Akeva LLC v. Adidas/Salomon (06-1090) - Non Precedential
Akeva sued Adidas for infringement of certain claims of two of its patents: U.S. Patent No. 6,662,471 (the '471 patent) and U.S. Patent No. 6,604,300 (the '300 patent). These patents describe improvements to athletic shoe heels, where the specifications of both patents describe a "flexible member" improvement that can be incorporated in rear soles that are detachable, or rotatable, or permanently secured. The district court construed these patents as covering shoes with rotatable or detachable rear soles only.
Akeva argued that the ordinary meaning of the claim should be given to the term and that the ordinary meaning would encompass permanent, removable, and rotatable soles to athletic shoes. However, after reviewing the specification, the Federal Circuit found no evidence that permanent soles were covered by the claims:
No embodiments, however, of the '471 patent include permanently attached heels. Of course, the absence of an embodiment does not necessarily exclude that embodiment from the scoop of the invention. Liebel-Flarsheim Co. v. Medrad, Inc., 358 F.3d 898, 906 (Fed. Cir. 2004). But here, the specification when read as a whole clearly demonstrates that the scoop of the invention is athletic shoes with detachable heels which may include an optional flexible plate . . . Akeva cites Golight, Inc. v. Wal-Mart Stores, Inc., 355 F.3d 1327, 1331 (Fed. Cir. 2004), in which the court found no disclaimer where the specification states the invention "includes" some feature where it is only one of several features described as significant or important. However, this case is distinguishable because the detachable sole of the '471 patent is not one of several features, it is the primary feature of the invention.The '300 patent specification stated that "[t]he flexible region also need not be used only in conjunction with a detachable rear sole, but can be used with permanently attached rear soles as well." However, the Federal Circuit discounted this passage, stating that, when read in the context of the rest of the specification, the teachings disclaimed permanently attached rear soles that do not at least rotate.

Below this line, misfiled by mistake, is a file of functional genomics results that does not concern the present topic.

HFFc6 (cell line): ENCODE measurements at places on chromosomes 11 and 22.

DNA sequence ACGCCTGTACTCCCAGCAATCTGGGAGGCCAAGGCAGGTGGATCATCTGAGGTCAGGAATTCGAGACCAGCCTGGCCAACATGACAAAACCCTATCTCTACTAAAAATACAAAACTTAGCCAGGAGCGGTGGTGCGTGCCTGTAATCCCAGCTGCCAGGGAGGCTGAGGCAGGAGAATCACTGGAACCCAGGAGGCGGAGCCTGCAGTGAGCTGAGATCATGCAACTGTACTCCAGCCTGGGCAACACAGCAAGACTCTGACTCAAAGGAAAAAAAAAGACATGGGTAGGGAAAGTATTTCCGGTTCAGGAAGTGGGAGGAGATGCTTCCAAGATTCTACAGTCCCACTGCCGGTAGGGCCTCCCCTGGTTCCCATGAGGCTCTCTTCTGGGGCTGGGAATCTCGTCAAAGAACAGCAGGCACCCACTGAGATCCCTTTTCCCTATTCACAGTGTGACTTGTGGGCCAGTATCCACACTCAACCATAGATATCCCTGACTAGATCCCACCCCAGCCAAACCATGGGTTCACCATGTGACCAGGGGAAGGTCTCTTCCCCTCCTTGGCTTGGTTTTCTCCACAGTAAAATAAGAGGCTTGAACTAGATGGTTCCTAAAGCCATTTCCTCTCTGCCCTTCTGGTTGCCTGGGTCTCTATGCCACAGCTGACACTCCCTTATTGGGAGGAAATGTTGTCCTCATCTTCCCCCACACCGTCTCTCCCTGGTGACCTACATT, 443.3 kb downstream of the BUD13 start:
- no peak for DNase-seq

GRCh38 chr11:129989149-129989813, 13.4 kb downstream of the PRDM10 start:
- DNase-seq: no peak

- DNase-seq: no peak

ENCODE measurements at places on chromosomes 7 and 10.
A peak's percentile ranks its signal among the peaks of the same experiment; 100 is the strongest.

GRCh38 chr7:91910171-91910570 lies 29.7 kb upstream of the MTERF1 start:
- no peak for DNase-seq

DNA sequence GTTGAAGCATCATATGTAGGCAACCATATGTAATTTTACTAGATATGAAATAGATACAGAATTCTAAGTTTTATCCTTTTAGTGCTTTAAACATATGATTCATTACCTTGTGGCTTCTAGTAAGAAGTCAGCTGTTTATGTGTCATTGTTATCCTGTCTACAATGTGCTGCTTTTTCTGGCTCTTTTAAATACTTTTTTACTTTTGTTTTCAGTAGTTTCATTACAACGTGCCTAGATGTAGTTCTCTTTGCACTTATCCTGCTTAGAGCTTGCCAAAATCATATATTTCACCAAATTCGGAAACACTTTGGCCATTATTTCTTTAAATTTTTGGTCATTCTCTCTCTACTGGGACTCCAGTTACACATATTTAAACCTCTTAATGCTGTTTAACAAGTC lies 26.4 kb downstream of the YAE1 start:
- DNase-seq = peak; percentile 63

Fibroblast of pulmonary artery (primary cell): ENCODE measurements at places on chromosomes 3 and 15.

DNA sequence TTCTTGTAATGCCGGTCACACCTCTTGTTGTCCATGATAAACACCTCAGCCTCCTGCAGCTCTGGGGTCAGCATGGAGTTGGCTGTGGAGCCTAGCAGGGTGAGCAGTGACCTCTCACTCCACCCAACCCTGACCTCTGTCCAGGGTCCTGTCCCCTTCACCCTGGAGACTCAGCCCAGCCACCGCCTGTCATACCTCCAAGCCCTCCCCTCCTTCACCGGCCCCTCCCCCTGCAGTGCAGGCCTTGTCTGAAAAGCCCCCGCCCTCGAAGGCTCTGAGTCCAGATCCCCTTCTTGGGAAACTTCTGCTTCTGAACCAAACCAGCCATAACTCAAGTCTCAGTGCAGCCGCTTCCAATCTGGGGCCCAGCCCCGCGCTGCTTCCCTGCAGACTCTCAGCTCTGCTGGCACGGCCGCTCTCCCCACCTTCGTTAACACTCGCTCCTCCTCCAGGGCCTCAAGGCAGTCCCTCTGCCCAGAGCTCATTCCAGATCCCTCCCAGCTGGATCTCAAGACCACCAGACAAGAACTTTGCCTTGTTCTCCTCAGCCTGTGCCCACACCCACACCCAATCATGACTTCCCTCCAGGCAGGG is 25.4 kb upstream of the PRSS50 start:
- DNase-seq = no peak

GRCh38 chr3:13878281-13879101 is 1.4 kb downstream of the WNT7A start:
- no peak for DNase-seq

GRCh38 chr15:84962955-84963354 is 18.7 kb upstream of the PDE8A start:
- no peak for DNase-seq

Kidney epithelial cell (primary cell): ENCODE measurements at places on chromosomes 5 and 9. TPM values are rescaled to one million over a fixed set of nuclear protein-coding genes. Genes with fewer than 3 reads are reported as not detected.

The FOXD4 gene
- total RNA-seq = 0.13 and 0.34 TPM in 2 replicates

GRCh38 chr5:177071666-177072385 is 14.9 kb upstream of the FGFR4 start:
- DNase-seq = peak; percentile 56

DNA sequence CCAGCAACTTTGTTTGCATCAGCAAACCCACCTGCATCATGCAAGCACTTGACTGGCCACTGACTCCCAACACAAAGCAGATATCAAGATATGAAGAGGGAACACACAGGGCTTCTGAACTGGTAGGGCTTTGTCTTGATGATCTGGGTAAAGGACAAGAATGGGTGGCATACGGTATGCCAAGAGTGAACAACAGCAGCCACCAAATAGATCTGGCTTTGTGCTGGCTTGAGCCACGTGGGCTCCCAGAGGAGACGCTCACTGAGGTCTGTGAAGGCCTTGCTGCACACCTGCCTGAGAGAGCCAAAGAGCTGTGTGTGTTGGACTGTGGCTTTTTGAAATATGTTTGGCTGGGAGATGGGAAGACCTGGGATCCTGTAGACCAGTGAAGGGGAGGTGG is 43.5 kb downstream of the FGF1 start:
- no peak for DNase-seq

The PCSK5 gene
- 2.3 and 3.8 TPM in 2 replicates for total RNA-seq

Akeva also tried to avail itself of Microsoft Corp. v. Multi-Tech Sys., Inc., 357 F.3d 1340, 1349-50 (Fed. Cir. 2004) to have the Federal Circuit consider prosecution of an earlier patent to construe later-used claim terms. However the court balked on this proposition: "[i]n those cases, the patents had the same specification. Here, the '126 patent on which Akeva relies has a different disclosure than the '300 patent."
271 Blog Note: For similar Federal Circuit cases that encountered considerable complications on these types of terms, see
Dorel v. Graco - stuggling with the term "removably attached"
K2 Corp v. Salomon S.A. - same problem with "permanently affixed" (see Managing IP article titled "Rulings construe claim portions out of context" here)